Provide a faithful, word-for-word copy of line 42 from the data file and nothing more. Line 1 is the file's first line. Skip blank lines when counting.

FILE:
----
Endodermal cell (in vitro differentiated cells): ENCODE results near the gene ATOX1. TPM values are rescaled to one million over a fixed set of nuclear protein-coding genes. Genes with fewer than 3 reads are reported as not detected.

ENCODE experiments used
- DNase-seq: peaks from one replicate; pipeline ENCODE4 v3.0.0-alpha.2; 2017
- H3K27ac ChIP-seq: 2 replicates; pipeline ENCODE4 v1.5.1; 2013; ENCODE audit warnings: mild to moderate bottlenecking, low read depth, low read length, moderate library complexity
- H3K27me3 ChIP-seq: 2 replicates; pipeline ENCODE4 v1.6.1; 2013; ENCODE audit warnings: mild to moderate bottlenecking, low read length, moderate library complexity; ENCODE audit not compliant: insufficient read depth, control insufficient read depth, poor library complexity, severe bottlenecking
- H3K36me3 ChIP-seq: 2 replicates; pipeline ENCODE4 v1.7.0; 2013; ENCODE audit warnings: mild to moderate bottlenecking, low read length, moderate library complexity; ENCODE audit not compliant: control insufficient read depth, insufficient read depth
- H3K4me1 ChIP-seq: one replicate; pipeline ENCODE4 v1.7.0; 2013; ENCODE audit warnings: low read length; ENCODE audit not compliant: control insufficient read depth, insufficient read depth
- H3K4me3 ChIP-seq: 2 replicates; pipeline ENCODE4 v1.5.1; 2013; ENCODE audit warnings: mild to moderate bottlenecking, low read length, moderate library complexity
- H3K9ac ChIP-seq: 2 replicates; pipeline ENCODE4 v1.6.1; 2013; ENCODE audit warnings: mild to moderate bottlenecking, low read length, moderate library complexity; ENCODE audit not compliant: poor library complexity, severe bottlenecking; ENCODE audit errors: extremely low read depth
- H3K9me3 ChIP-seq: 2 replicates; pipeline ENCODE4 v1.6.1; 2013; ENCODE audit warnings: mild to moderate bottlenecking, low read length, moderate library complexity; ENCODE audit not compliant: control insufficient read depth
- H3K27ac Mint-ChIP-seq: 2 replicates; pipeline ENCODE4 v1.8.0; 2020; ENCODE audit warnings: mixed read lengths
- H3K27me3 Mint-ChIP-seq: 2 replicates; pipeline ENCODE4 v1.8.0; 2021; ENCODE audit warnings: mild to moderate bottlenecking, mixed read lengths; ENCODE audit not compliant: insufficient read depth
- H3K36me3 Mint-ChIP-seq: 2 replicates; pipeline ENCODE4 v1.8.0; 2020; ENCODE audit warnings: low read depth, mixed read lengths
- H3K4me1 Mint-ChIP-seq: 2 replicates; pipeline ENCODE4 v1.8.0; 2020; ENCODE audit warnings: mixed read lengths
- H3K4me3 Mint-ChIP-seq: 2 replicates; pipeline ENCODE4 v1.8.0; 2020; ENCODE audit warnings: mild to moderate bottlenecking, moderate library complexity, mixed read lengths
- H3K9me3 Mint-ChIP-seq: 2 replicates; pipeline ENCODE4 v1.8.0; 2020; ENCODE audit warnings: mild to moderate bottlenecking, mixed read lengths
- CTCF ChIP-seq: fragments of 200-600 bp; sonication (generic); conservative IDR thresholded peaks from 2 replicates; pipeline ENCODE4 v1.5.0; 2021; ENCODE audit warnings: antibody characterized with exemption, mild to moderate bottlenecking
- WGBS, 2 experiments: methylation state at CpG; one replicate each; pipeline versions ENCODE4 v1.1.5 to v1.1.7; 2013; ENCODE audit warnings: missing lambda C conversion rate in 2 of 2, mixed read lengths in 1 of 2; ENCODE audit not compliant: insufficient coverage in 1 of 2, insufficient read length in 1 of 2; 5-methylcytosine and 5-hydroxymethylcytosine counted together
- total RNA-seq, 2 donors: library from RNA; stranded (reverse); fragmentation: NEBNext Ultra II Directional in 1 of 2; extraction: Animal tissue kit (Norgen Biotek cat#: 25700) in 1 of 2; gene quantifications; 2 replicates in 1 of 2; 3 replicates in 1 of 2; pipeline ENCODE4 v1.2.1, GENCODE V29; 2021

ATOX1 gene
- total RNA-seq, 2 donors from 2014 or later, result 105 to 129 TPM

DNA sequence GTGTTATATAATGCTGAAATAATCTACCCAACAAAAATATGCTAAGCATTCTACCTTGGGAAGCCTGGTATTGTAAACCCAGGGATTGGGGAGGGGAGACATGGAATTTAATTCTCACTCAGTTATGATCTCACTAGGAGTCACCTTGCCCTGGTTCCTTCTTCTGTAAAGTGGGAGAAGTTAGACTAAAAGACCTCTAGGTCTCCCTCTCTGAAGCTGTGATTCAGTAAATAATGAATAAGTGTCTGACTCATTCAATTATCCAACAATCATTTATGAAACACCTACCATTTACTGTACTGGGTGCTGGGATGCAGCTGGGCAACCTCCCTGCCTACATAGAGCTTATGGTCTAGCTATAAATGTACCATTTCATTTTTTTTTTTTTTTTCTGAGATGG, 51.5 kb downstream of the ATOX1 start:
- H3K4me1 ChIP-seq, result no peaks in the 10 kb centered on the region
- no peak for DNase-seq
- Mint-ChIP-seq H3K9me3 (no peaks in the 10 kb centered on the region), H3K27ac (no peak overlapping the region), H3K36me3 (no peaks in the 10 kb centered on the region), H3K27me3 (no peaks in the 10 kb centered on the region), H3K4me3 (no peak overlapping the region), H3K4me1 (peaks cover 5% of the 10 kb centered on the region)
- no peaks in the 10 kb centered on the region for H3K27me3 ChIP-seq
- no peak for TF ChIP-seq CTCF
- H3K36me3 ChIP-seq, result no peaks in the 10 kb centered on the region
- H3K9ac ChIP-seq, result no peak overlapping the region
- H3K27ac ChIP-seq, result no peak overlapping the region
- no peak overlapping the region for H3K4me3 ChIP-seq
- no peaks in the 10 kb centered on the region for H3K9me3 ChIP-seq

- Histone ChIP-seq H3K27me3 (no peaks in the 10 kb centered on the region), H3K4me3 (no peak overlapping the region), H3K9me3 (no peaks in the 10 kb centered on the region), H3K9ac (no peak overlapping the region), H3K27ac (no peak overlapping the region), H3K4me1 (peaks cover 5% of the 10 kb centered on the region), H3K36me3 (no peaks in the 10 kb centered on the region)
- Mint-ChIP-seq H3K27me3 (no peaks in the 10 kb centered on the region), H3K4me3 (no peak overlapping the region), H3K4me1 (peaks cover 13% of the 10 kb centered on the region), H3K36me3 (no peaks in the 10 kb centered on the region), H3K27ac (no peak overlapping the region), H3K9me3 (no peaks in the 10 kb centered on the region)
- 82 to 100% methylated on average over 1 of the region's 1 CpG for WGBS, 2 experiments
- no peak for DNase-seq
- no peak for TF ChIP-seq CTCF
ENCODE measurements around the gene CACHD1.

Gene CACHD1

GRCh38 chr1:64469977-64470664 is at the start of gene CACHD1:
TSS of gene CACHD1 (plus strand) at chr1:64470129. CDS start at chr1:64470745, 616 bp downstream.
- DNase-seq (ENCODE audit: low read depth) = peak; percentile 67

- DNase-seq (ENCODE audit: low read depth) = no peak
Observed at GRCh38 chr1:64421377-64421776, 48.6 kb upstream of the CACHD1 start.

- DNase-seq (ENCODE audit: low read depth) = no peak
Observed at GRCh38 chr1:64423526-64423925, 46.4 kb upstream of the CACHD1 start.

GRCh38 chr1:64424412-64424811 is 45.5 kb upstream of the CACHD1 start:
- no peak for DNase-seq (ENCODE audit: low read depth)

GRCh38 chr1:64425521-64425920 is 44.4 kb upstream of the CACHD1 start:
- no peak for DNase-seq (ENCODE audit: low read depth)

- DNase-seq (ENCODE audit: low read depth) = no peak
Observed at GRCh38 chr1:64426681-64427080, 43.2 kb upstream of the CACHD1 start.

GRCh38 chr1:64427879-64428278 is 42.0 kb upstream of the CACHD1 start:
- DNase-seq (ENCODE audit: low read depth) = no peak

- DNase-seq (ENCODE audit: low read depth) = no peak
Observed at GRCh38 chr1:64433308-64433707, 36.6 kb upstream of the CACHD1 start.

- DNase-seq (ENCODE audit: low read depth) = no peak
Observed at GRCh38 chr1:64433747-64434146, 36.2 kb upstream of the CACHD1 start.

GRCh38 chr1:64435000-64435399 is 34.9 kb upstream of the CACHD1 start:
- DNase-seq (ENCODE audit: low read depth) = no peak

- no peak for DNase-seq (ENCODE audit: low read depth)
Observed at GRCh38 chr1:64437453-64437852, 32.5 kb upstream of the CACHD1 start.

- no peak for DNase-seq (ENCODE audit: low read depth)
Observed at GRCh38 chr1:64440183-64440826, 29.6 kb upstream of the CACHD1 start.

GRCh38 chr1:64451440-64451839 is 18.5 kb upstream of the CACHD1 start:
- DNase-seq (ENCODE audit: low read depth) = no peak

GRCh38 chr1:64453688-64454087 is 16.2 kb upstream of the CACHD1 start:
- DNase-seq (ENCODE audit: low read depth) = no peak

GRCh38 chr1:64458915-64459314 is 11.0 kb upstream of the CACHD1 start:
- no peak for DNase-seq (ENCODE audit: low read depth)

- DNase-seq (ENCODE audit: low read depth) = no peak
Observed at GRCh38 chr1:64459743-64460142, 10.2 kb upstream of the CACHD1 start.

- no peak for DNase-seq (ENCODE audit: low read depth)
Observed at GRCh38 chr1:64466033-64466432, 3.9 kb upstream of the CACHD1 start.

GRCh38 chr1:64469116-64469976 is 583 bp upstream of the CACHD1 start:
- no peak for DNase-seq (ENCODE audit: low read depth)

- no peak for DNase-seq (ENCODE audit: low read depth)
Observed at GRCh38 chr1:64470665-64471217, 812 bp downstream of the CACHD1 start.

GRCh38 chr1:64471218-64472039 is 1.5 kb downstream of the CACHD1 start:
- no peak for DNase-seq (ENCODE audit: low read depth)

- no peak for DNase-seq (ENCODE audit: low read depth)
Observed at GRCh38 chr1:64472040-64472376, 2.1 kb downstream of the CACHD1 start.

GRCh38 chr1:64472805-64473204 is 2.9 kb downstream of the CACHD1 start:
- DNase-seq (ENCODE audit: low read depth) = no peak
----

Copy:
- DNase-seq (ENCODE audit: low read depth) = peak; percentile 67